Neha Yadav from the IndiaBookStore team is reporting live at the Jaipur Literature Festival 2014. Read on to see what happened on the second day.
The second day of Jaipur Literature Festival began like most of my days usually do- existential despair at having to get out of warm bed and into the cruel cold world that harbours horrors like lizards, overpopulation and Chetan Bhagat. The prospect of six hours of literary awesomeness finally got me out and we reached Diggi Palace just in time for the first event.
Held in the Front Lawns at 10:00 am, ‘The Global Novel’ was a conversation about private identity and writing in an increasingly cosmopolitan world. The talk featured literary heavyweights like Jhumpa Lahiri, Jonathan Franzen, Jim Crace, Maaza Mengiste and Xiaolu Guo. The authors debated the importance and economics of the translation industry and the threat posed to indigenous languages by the mainstream literary market. Jim Crace’s unflinching faith in narrative was for me the highlight of the talk and I couldn’t help but nod earnestly when he said that storytelling is too deeply entrenched in the human consciousness and it will survive whatever the form. Next was ‘Burdens of Identity’ with Israeli author Zeruya Shalev and Tamil poet Salma Gokhale. Both are very interesting personalities but the talk in itself was basically Feminism 101.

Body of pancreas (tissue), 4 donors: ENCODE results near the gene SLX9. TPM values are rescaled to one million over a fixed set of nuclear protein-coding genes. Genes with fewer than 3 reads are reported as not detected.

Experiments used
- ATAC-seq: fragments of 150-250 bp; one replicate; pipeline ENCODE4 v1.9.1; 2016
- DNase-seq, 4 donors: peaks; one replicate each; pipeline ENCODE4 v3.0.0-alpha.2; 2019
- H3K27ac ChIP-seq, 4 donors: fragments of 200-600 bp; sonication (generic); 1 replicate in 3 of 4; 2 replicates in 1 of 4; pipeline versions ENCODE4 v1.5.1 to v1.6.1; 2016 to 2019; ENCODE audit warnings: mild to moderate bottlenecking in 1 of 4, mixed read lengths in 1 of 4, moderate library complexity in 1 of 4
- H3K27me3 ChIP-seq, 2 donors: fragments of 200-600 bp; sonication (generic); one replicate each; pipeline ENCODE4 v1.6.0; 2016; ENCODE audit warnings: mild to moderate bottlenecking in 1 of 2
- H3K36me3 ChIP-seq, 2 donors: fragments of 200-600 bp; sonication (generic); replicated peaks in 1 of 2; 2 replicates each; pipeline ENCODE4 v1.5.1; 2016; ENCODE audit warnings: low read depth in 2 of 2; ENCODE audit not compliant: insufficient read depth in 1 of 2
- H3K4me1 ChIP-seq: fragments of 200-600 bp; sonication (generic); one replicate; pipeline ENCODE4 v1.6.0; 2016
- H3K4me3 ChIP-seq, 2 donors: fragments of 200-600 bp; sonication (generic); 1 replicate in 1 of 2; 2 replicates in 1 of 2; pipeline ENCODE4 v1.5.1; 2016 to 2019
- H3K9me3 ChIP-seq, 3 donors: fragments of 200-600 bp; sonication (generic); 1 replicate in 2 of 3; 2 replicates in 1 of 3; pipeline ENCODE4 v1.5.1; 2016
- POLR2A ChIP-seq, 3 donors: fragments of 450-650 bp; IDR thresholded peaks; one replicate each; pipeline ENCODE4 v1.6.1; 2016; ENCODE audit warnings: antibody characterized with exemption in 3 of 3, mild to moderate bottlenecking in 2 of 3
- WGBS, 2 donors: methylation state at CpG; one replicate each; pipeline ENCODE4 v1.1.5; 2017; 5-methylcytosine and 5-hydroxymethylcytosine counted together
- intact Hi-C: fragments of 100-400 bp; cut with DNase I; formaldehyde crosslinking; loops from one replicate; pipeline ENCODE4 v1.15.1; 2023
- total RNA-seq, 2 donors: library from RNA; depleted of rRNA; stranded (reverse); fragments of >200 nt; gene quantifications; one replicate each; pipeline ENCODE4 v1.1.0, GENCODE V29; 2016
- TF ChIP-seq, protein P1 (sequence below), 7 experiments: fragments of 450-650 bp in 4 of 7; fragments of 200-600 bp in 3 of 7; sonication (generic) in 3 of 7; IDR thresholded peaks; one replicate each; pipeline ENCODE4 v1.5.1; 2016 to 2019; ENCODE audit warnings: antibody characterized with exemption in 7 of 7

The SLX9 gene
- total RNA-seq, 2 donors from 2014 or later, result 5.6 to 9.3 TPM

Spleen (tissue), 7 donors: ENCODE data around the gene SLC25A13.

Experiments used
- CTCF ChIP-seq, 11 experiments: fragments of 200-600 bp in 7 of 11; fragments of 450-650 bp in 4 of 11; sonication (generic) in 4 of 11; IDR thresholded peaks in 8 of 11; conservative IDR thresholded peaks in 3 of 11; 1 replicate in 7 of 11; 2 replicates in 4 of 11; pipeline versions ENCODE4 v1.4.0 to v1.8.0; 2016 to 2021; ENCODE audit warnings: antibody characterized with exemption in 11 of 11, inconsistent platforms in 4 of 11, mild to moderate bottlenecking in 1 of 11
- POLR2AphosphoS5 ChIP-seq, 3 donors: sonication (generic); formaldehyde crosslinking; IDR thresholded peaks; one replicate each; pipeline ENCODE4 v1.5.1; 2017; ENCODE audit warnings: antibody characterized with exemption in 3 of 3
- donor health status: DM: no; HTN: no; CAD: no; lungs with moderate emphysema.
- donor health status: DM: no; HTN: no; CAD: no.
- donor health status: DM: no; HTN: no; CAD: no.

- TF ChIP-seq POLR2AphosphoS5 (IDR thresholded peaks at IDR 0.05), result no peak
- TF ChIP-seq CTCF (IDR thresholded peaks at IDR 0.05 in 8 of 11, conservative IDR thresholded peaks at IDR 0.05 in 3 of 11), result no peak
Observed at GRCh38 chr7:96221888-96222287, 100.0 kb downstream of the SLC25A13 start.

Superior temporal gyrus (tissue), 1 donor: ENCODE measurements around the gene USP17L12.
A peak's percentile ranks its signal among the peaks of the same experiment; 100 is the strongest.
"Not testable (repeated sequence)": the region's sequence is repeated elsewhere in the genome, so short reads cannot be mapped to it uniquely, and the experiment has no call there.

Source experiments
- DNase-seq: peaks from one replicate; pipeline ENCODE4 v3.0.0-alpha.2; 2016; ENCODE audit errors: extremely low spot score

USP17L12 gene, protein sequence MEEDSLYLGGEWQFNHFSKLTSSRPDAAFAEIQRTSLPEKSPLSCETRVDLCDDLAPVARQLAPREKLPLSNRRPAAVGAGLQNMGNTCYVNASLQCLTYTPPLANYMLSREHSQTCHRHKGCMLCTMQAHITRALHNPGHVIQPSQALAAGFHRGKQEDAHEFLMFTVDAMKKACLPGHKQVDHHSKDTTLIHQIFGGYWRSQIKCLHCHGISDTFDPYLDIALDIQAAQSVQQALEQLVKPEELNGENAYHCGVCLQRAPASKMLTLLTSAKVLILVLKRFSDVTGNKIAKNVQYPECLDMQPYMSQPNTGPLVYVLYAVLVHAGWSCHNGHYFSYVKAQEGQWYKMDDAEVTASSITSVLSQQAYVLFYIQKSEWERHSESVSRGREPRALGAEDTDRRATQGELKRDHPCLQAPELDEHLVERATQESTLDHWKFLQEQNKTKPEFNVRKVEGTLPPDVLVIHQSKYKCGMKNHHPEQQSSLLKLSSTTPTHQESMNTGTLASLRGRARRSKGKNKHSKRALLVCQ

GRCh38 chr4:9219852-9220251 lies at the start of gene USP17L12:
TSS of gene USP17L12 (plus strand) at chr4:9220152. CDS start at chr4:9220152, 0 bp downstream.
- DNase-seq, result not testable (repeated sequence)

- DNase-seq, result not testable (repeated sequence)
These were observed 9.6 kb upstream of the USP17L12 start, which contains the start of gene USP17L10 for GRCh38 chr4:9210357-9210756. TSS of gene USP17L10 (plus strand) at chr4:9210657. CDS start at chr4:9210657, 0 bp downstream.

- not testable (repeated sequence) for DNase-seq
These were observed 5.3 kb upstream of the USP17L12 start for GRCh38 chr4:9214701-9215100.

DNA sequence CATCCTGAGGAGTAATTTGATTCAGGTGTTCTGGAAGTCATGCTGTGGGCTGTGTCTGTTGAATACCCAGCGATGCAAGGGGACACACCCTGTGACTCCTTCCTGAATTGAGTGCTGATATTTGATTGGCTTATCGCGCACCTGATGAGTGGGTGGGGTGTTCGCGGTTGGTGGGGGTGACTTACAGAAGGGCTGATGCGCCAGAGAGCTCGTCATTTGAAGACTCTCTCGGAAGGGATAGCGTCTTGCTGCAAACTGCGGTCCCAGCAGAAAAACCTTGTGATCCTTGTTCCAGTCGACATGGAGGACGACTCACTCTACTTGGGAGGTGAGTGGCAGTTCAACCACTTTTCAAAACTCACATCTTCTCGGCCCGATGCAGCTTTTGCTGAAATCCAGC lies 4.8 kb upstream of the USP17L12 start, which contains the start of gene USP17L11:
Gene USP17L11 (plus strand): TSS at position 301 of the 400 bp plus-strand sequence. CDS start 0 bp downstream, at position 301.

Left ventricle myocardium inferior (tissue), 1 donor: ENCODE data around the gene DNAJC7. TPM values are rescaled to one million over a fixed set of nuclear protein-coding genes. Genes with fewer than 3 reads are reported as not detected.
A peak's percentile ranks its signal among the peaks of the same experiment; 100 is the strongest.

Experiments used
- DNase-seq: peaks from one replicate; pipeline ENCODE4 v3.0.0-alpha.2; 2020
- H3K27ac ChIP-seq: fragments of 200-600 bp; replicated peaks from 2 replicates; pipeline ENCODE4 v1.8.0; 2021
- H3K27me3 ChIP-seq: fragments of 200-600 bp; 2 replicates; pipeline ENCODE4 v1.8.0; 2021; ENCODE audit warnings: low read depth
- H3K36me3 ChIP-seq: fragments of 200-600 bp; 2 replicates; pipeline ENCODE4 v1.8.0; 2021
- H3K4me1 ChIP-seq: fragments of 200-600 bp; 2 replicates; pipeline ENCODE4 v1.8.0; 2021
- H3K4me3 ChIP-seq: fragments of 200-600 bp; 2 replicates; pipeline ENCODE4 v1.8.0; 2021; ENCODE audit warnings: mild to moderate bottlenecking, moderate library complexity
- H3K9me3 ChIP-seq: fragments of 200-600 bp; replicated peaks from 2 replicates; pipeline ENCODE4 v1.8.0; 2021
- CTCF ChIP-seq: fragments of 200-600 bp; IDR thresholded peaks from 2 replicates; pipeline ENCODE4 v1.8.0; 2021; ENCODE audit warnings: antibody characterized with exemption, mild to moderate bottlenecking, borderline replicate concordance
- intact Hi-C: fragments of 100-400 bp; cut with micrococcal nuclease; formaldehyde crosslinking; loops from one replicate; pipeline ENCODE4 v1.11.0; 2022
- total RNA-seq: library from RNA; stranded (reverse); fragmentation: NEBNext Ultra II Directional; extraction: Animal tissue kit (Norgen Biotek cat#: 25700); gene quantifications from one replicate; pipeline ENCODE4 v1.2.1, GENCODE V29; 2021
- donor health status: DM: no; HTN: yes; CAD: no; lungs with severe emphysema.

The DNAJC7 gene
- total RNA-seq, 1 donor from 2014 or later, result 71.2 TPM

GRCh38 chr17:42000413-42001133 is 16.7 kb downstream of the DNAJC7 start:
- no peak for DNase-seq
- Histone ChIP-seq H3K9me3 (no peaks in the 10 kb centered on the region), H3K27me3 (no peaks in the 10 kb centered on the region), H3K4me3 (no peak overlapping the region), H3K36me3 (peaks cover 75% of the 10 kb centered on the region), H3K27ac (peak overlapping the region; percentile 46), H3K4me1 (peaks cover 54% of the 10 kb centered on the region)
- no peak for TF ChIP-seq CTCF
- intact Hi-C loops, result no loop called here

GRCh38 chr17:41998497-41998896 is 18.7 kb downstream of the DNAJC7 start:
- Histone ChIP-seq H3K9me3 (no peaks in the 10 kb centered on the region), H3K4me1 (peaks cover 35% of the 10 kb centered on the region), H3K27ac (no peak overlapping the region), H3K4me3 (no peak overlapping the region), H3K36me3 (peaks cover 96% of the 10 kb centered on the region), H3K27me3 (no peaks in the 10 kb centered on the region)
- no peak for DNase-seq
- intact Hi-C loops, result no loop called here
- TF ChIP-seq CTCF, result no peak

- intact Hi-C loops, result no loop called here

At 12:30 pm was a session titled ‘The Art of Biography’ which involved A.N. Wilson (Dante in Love), Ray Monk (His Life and Mind: Life inside the Center), Richard Holmes (Shelley: The Pursuit) and Andrew Graham Dixon (A History of British Art). The four authors spoke about their specific works and the impulse that draws them towards researching the lives of other people. Dixon regaled the audience with colourful anecdotes from the painter Caravaggio’s life- smearing excrement on the door of his landlady’s house and smashing his plate into an impudent waiter’s face. Richard Holmes made a very pertinent point when he said that biography in some ways is test of how free or censorious a society is.
Next step was the toasty warm and sumptuously decorated Mahindra Durbar Hall where Jim Crace and Philip Hensher read excerpts from their respective books, Harvest (2013) and The Northern Clemency (2008). This was my favourite part of the day, not only because the books are fantastic (the former deeply moving; the latter a rip roaring satire), but because both authors are cheery, funny and clever. Yours truly may or may not have fangirled during the book signing that followed.
Later, I was nearly trampled by the seething mass of humanity that had gathered to get their books signed by Jhumpa Lahiri so I headed to the DSC Prize for South Asian Literature. Presented by a very suave Kabir Bedi, the award went to Cyrus Mistry’s Chronicle of a Corpse Bearer. This marked the end of the day and once again, I returned smugly self-satisfied and relishing the thought of the next three days to come.
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